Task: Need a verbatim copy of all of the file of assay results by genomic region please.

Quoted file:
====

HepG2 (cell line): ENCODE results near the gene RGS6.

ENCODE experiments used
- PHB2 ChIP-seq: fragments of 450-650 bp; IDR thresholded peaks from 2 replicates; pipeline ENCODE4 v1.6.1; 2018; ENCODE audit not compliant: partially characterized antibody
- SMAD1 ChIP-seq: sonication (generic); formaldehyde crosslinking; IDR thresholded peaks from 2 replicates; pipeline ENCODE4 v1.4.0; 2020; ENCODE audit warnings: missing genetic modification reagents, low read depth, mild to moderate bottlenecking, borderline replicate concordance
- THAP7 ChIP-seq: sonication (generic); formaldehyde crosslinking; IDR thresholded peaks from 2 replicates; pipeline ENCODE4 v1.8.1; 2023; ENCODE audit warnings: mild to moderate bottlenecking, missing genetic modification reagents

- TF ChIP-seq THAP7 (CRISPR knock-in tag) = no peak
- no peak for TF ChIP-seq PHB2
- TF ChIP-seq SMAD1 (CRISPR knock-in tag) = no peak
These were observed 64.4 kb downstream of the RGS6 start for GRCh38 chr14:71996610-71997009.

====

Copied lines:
HepG2 (cell line): ENCODE results near the gene RGS6.

ENCODE experiments used
- PHB2 ChIP-seq: fragments of 450-650 bp; IDR thresholded peaks from 2 replicates; pipeline ENCODE4 v1.6.1; 2018; ENCODE audit not compliant: partially characterized antibody
- SMAD1 ChIP-seq: sonication (generic); formaldehyde crosslinking; IDR thresholded peaks from 2 replicates; pipeline ENCODE4 v1.4.0; 2020; ENCODE audit warnings: missing genetic modification reagents, low read depth, mild to moderate bottlenecking, borderline replicate concordance
- THAP7 ChIP-seq: sonication (generic); formaldehyde crosslinking; IDR thresholded peaks from 2 replicates; pipeline ENCODE4 v1.8.1; 2023; ENCODE audit warnings: mild to moderate bottlenecking, missing genetic modification reagents

- TF ChIP-seq THAP7 (CRISPR knock-in tag) = no peak
- no peak for TF ChIP-seq PHB2
- TF ChIP-seq SMAD1 (CRISPR knock-in tag) = no peak
These were observed 64.4 kb downstream of the RGS6 start for GRCh38 chr14:71996610-71997009.